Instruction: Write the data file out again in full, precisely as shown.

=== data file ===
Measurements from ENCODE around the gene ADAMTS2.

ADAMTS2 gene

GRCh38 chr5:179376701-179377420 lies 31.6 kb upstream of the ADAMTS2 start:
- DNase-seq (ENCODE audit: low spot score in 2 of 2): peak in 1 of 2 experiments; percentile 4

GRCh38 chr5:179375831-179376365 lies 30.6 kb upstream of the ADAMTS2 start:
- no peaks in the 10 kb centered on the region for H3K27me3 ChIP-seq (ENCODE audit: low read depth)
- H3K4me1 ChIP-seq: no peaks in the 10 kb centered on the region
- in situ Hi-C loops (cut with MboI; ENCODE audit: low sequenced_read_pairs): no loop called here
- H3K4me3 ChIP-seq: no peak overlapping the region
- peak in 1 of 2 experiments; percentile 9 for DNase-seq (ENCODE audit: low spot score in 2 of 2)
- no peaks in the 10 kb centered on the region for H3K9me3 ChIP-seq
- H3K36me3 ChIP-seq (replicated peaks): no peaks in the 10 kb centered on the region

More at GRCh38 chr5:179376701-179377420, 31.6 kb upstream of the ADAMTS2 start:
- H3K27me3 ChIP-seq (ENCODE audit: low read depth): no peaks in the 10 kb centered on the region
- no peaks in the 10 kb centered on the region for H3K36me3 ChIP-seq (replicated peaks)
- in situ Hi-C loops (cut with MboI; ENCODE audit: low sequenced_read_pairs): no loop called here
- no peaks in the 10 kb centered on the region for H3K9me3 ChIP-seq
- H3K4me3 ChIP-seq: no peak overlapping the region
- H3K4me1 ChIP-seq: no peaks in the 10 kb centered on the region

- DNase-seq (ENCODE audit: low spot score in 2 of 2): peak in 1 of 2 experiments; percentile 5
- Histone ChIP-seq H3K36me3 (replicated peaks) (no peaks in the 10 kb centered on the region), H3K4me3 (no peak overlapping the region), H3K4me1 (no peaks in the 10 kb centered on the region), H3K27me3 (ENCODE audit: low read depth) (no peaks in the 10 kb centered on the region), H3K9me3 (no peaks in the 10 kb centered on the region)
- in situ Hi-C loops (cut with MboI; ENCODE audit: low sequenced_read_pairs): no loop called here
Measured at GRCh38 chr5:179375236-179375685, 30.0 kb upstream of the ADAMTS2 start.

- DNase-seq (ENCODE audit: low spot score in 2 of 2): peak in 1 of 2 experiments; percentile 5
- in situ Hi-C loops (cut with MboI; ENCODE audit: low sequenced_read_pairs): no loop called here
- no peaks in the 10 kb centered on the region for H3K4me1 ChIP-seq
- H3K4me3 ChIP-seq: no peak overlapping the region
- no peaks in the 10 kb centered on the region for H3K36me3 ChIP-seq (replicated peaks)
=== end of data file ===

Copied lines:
Measurements from ENCODE around the gene ADAMTS2.

ADAMTS2 gene

GRCh38 chr5:179376701-179377420 lies 31.6 kb upstream of the ADAMTS2 start:
- DNase-seq (ENCODE audit: low spot score in 2 of 2): peak in 1 of 2 experiments; percentile 4

GRCh38 chr5:179375831-179376365 lies 30.6 kb upstream of the ADAMTS2 start:
- no peaks in the 10 kb centered on the region for H3K27me3 ChIP-seq (ENCODE audit: low read depth)
- H3K4me1 ChIP-seq: no peaks in the 10 kb centered on the region
- in situ Hi-C loops (cut with MboI; ENCODE audit: low sequenced_read_pairs): no loop called here
- H3K4me3 ChIP-seq: no peak overlapping the region
- peak in 1 of 2 experiments; percentile 9 for DNase-seq (ENCODE audit: low spot score in 2 of 2)
- no peaks in the 10 kb centered on the region for H3K9me3 ChIP-seq
- H3K36me3 ChIP-seq (replicated peaks): no peaks in the 10 kb centered on the region

More at GRCh38 chr5:179376701-179377420, 31.6 kb upstream of the ADAMTS2 start:
- H3K27me3 ChIP-seq (ENCODE audit: low read depth): no peaks in the 10 kb centered on the region
- no peaks in the 10 kb centered on the region for H3K36me3 ChIP-seq (replicated peaks)
- in situ Hi-C loops (cut with MboI; ENCODE audit: low sequenced_read_pairs): no loop called here
- no peaks in the 10 kb centered on the region for H3K9me3 ChIP-seq
- H3K4me3 ChIP-seq: no peak overlapping the region
- H3K4me1 ChIP-seq: no peaks in the 10 kb centered on the region

- DNase-seq (ENCODE audit: low spot score in 2 of 2): peak in 1 of 2 experiments; percentile 5
- Histone ChIP-seq H3K36me3 (replicated peaks) (no peaks in the 10 kb centered on the region), H3K4me3 (no peak overlapping the region), H3K4me1 (no peaks in the 10 kb centered on the region), H3K27me3 (ENCODE audit: low read depth) (no peaks in the 10 kb centered on the region), H3K9me3 (no peaks in the 10 kb centered on the region)
- in situ Hi-C loops (cut with MboI; ENCODE audit: low sequenced_read_pairs): no loop called here
Measured at GRCh38 chr5:179375236-179375685, 30.0 kb upstream of the ADAMTS2 start.

- DNase-seq (ENCODE audit: low spot score in 2 of 2): peak in 1 of 2 experiments; percentile 5
- in situ Hi-C loops (cut with MboI; ENCODE audit: low sequenced_read_pairs): no loop called here
- no peaks in the 10 kb centered on the region for H3K4me1 ChIP-seq
- H3K4me3 ChIP-seq: no peak overlapping the region
- no peaks in the 10 kb centered on the region for H3K36me3 ChIP-seq (replicated peaks)